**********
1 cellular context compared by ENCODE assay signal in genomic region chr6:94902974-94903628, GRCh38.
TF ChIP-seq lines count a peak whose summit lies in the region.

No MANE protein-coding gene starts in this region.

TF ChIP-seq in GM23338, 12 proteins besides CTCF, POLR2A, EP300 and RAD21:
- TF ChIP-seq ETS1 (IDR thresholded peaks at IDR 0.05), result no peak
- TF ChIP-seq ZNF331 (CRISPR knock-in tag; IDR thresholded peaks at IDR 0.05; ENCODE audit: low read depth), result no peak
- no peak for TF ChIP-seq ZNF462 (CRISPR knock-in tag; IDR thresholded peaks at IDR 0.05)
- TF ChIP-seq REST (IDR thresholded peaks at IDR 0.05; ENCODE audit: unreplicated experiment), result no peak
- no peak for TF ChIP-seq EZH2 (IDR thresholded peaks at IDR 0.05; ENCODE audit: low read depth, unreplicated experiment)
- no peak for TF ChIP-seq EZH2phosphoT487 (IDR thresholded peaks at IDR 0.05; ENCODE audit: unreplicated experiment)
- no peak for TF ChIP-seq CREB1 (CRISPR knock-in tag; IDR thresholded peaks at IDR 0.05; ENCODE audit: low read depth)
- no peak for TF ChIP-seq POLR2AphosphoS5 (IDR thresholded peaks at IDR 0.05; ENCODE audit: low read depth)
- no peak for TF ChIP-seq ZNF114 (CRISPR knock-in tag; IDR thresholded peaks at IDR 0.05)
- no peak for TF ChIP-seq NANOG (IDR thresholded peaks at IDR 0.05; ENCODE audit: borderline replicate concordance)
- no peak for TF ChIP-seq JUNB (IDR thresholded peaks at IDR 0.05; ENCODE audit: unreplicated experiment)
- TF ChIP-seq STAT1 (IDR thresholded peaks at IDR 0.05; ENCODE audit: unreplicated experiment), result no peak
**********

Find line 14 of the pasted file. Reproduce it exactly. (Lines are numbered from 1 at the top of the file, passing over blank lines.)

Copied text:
- no peak for TF ChIP-seq NANOG (IDR thresholded peaks at IDR 0.05; ENCODE audit: borderline replicate concordance)